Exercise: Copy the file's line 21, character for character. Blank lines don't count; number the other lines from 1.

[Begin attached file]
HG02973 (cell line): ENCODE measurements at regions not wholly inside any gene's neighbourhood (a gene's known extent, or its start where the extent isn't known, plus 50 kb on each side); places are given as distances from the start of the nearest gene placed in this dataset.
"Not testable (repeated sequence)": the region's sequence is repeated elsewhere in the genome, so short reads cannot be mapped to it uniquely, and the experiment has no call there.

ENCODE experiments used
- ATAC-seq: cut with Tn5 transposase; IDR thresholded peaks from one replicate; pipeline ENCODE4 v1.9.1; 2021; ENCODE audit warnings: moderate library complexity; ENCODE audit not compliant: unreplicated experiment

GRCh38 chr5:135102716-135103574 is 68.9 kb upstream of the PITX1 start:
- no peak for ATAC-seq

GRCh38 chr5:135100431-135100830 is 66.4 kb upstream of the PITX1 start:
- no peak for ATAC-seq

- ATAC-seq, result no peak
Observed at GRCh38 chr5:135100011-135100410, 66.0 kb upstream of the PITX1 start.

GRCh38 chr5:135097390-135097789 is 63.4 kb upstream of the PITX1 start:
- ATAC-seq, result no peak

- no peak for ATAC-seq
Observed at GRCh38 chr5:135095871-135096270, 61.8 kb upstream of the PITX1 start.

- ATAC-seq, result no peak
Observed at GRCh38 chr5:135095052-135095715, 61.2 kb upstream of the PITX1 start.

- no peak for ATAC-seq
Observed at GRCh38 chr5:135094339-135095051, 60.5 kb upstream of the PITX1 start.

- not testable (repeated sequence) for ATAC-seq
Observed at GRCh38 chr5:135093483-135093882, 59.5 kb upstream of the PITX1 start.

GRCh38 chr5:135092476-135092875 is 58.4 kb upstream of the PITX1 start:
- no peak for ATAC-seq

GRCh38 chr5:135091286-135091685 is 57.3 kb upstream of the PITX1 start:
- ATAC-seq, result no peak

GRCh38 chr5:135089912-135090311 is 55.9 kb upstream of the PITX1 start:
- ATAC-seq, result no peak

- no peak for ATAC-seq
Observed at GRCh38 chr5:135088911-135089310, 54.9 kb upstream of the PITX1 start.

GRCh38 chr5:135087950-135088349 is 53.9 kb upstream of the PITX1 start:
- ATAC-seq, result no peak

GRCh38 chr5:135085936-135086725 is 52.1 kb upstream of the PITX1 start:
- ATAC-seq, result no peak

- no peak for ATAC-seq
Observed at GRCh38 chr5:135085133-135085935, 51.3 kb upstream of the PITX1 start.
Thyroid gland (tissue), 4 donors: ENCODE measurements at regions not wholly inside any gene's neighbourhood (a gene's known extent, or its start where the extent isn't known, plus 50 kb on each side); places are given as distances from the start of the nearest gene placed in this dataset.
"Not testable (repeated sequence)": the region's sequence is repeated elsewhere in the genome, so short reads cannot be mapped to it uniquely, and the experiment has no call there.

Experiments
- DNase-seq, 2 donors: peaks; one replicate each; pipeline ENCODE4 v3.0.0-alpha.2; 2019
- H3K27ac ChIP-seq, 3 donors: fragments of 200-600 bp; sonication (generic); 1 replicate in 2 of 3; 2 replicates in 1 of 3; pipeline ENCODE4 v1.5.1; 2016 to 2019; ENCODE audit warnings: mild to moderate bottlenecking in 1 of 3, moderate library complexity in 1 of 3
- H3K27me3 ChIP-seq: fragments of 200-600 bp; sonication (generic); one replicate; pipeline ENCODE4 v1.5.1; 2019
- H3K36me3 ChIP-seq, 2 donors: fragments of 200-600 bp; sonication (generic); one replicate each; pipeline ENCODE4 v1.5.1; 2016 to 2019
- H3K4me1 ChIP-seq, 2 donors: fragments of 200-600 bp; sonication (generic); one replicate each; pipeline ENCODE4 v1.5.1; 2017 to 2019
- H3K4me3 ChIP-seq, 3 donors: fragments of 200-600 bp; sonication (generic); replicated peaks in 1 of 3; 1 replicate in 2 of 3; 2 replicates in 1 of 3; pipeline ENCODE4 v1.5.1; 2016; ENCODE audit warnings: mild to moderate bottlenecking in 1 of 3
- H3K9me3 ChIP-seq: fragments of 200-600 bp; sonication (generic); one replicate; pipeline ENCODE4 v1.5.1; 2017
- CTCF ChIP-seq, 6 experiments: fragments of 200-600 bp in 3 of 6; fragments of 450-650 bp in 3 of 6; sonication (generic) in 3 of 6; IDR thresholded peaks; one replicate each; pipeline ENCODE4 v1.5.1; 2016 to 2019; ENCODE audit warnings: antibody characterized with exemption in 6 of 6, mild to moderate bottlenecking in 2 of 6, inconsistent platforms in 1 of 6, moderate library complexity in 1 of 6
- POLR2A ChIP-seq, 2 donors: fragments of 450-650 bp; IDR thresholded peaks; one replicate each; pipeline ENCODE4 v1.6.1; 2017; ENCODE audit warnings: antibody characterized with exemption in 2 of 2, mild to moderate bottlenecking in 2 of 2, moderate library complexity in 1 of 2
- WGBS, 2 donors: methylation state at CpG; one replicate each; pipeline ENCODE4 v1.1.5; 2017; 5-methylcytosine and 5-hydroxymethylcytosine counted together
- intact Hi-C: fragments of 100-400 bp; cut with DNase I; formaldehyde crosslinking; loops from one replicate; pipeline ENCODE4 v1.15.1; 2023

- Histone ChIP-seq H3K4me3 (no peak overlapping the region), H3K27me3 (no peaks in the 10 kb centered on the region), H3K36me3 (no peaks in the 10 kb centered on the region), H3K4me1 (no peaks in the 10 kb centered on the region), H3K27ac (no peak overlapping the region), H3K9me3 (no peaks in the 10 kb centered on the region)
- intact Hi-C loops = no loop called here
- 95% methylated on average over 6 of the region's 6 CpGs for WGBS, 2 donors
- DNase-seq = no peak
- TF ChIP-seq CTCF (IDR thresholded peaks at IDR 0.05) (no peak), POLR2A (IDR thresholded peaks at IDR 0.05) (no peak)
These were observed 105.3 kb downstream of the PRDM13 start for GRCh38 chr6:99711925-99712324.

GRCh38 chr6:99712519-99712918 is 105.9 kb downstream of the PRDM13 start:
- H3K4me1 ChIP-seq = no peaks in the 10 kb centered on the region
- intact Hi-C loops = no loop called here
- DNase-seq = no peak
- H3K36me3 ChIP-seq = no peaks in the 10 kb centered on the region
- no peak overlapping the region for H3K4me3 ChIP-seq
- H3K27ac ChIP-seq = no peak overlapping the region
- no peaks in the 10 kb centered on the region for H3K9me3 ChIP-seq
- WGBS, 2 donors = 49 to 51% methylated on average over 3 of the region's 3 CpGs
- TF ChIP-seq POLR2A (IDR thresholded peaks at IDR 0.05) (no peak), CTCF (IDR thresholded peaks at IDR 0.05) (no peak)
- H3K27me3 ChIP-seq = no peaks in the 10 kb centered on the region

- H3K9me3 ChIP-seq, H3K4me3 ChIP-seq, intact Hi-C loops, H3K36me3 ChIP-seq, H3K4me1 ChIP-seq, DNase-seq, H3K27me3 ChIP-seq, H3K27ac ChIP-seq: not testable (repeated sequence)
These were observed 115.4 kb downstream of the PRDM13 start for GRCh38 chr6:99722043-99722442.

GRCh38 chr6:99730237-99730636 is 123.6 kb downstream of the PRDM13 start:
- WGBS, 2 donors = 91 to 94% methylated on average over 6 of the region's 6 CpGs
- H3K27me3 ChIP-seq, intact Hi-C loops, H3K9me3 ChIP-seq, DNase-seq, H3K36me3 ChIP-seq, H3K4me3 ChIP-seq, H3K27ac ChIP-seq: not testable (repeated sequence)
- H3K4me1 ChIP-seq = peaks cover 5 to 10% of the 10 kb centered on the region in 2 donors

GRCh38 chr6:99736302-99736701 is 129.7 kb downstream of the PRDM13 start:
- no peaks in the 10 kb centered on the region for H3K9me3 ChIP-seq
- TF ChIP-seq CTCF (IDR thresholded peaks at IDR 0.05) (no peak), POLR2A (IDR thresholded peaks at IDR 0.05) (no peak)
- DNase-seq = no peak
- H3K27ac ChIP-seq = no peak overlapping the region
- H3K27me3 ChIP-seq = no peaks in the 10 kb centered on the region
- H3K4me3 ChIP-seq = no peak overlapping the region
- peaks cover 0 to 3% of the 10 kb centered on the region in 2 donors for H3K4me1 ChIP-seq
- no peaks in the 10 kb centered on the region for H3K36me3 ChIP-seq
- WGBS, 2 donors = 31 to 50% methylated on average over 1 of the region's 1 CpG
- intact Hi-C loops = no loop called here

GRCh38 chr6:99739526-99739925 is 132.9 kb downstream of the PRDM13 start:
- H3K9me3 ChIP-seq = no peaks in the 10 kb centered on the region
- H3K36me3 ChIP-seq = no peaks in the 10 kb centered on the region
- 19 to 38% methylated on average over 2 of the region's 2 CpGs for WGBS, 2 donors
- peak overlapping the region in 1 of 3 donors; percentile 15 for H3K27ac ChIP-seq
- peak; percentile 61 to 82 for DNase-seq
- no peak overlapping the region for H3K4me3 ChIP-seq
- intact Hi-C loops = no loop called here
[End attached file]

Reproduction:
GRCh38 chr5:135092476-135092875 is 58.4 kb upstream of the PITX1 start: